“Autonomous systems” is a term that is frequently used (and often misused) to describe systems that – without manual intervention – can change their behavior in response to unanticipated events during operation . This article introduces a more comprehensive definition. It is a work in progress and is published here as an opinion piece to encourage discussion.
Thomas Gamer ABB Corporate Research, Ladenburg, Germany, firstname.lastname@example.org; Alf Isaksson ABB Corporate Research, Västerås, Sweden, email@example.com
There is nothing new about a system that reacts to changing inputs in realtime. Cars, for example, already feature a considerable amount of low-level automation, such as the electronic stability control (ESC) or anti-lock braking system (ABS). Although the algorithms may act on myriad inputs and attain considerable complexity, the input data is highly structured and the range of possible actions is limited. In contrast, a self-driving car must deal with inputs that are considerably less structured and that call for a greater range of reactions. The algorithm needs to react to all sorts of vehicles it may encounter, as well as pedestrians, road geometries, weather conditions, erratic behavior of others, and any number of random objects and events that the programmers did not necessarily anticipate. Conventional automation systems enable low-level processes to run without human intervention under normal conditions. Human decisions are still required for more complex tasks. Making automation systems more autonomous is about progressively handing over more and more of these tasks to the system.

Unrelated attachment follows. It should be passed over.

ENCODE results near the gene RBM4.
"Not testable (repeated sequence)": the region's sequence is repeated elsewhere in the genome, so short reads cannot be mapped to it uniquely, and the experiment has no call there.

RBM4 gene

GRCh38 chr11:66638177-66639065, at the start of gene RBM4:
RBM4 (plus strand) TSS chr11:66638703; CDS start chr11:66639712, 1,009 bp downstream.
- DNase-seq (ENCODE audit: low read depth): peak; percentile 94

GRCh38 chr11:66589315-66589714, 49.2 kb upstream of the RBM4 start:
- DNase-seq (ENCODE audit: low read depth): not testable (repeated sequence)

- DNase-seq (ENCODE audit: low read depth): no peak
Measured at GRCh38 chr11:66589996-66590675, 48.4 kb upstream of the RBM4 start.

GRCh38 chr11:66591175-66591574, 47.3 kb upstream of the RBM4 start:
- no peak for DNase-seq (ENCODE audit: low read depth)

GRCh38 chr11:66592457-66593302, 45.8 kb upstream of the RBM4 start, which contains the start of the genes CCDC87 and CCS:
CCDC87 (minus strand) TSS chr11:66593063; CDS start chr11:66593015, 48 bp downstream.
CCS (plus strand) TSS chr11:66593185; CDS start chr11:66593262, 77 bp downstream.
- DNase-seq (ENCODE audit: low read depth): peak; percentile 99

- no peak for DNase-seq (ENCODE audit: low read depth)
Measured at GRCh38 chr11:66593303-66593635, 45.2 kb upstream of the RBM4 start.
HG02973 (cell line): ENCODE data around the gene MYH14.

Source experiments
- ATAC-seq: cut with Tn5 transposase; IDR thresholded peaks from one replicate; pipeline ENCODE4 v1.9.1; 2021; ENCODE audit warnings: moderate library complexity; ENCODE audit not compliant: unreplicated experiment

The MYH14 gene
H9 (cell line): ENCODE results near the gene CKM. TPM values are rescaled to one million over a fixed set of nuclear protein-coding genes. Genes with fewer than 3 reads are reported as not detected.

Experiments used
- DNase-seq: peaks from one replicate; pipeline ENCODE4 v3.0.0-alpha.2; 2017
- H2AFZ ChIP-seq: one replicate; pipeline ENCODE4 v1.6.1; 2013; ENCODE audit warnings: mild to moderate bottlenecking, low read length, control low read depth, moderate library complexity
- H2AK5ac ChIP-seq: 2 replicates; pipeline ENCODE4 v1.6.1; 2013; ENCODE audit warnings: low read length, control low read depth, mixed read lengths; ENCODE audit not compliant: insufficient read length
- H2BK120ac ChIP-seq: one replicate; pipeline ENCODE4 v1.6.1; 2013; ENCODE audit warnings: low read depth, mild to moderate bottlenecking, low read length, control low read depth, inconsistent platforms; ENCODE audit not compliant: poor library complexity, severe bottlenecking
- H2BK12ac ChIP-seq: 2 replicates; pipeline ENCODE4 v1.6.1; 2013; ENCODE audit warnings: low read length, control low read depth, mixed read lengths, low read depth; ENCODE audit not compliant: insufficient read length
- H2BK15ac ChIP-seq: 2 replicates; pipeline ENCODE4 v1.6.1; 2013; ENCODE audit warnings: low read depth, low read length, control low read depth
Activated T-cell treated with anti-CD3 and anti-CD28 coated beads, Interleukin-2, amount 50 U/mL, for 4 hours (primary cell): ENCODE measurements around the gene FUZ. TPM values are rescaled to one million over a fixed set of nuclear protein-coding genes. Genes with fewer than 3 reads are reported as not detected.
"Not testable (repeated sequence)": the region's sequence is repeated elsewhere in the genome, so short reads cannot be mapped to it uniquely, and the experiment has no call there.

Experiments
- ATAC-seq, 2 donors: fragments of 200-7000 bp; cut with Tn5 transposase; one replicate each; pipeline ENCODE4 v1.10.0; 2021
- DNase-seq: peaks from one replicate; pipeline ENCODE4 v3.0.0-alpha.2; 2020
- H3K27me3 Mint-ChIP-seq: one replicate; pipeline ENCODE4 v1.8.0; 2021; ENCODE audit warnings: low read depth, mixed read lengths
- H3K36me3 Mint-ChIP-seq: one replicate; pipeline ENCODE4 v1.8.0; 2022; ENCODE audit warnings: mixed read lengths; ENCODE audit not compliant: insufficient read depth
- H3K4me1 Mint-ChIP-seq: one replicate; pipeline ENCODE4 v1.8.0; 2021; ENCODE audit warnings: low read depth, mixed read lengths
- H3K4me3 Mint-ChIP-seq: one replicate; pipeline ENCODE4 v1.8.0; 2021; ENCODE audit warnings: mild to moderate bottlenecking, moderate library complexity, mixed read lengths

Achieving an autonomous system
Many of the inputs required for increased autonomy are already available digitally. These include the sensor and process data of classical automation, but also inputs from numerous other sources including surveillance cameras, weather and market data. Artificial intelligence (AI) is a valuable technology for processing this data. There can be a tendency to confuse AI with autonomous systems. AI is a technological means through which a specific level of autonomy can be achieved. Autonomy is the target that AI can help achieve.
An automation system typically performs precisely defined instructions within a limited scope of operation. A classical control loop can be broken down into the phases of sense, analyze and act. For example, a motor is running too fast (sense), the controller decides to reduce the speed (analyze) and reduces the current to the motor (act). An autonomous system feedback loop adds another shell, applying the same principle but on a more complex level, encompassing also with what is not known or foreseen. A self-driving vehicle identifies an obstruction (perceive), recognizes that a potentially dangerous situation may arise (understand) and takes corrective action by modifying the speed and trajectory of the vehicle (solve) →1.
Levels of autonomy
In order to define objectives in the transition to autonomous systems, it is important to establish a taxonomy so that automation providers and customers can define where they are and where they want to be in the short, medium and long-term. This article proposes a taxonomy of autonomy with six levels, inspired by definitions from the automotive industry →2,3. It is mainly based on two dimensions: scope of automated task and role of the human. The taxonomy begins with no autonomy (Level 0, extensive low-level automation may still be in place at this level) and rises to full autonomous operation (level 5), in which all decision making and actuation is done by the system.